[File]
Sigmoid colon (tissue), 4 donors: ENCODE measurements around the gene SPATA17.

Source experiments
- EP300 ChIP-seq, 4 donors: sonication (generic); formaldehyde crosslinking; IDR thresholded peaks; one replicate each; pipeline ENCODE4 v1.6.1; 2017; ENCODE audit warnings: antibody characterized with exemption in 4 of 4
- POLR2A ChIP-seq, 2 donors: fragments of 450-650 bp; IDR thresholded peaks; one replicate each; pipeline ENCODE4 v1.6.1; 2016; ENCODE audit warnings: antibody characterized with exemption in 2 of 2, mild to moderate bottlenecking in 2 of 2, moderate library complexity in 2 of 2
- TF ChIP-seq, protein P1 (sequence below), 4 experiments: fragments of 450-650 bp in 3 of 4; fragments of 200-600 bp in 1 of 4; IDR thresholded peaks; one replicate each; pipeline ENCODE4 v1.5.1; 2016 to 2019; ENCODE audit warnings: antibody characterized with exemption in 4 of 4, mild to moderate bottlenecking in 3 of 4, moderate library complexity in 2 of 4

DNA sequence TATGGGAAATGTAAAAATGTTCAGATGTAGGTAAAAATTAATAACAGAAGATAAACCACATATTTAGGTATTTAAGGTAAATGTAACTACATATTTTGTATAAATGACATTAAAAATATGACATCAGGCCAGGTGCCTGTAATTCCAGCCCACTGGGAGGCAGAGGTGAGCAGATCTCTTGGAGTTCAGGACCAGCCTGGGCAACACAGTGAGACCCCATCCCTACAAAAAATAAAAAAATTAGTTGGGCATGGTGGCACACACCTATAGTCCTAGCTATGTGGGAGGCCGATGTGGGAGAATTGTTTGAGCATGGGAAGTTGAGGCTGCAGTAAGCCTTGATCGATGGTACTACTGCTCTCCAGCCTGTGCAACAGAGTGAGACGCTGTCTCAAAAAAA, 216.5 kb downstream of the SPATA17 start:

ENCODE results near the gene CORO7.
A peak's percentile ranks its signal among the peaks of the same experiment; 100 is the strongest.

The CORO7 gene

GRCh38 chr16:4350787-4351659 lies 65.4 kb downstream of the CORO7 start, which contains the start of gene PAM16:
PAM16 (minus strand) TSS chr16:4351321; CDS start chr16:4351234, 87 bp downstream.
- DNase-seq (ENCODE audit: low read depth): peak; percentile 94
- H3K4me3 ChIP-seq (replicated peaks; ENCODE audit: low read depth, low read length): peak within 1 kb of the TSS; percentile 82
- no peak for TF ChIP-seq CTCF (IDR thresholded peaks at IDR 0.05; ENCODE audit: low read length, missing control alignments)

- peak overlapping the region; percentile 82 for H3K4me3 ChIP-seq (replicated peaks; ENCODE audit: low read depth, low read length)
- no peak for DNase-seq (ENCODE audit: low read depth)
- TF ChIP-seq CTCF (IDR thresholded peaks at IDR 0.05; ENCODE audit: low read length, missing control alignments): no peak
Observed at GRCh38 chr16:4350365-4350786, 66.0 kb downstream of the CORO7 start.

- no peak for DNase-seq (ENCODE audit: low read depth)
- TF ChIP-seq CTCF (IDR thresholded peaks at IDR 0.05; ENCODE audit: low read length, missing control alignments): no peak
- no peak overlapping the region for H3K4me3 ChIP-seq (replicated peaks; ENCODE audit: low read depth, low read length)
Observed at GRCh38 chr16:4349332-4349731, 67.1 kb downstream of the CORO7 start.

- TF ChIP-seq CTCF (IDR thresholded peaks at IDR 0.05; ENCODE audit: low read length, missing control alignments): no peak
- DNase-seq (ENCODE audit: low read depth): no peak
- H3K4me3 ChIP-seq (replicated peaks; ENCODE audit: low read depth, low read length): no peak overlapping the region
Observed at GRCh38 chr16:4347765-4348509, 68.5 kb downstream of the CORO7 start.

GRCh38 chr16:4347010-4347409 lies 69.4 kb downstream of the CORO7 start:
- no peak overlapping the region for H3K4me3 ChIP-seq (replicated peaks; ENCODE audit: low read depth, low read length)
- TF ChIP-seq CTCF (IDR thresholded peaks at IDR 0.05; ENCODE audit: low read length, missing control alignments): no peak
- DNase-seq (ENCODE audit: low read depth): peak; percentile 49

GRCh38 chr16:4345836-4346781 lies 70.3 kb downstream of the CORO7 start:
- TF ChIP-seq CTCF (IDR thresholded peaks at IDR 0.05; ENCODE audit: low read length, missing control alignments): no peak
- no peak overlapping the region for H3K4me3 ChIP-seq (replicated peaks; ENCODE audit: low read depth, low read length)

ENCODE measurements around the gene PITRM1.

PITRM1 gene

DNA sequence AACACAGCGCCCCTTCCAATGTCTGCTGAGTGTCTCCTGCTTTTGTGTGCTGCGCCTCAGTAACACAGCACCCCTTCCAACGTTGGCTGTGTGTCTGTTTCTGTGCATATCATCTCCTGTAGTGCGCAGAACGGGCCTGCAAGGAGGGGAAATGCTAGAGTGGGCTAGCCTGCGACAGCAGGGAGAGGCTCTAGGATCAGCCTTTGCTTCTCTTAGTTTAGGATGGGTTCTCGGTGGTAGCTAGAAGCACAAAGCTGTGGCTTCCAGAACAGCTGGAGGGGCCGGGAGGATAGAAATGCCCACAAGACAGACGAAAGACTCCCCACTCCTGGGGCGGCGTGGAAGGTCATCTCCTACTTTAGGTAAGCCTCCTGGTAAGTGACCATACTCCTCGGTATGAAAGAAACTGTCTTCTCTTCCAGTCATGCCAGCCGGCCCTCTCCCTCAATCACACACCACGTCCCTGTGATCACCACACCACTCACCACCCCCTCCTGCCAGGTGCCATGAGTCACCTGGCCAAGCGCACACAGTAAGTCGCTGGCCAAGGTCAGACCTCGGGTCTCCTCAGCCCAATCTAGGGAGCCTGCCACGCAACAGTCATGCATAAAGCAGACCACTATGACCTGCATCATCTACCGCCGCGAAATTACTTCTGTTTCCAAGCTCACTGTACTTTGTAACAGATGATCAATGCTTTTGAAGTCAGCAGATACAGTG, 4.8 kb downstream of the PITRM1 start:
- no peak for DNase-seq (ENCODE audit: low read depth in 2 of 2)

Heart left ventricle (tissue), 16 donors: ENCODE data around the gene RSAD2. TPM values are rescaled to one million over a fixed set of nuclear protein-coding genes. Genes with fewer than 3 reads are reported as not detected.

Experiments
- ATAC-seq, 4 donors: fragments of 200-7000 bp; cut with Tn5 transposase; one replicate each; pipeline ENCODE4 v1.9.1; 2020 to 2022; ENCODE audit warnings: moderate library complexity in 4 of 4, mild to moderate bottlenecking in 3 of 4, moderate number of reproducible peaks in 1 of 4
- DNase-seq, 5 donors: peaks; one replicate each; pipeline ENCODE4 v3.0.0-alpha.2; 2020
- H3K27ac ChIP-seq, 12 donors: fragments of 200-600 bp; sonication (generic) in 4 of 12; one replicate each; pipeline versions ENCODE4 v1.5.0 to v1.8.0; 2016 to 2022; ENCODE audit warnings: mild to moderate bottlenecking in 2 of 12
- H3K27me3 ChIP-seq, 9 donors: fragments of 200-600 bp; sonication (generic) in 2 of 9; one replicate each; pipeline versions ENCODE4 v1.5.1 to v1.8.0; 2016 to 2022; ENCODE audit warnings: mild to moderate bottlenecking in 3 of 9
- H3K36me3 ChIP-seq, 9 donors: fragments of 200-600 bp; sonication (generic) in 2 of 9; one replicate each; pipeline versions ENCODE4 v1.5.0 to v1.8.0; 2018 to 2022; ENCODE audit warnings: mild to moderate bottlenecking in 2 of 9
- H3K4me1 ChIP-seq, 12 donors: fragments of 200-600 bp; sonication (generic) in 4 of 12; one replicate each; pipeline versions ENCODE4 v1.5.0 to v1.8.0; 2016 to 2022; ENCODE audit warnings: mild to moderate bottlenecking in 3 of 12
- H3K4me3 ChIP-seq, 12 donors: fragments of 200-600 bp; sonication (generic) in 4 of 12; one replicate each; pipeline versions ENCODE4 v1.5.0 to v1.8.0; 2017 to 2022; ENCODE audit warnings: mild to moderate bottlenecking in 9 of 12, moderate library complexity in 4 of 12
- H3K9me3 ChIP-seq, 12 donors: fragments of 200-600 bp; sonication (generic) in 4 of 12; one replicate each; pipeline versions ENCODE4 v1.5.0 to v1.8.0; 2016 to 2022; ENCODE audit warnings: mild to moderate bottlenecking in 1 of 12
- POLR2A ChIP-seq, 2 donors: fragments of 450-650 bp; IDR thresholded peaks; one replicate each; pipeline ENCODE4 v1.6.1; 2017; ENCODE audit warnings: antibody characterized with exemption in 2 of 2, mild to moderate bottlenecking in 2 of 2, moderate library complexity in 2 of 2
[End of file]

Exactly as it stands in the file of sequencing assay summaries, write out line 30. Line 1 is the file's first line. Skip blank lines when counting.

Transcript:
- DNase-seq (ENCODE audit: low read depth): peak; percentile 49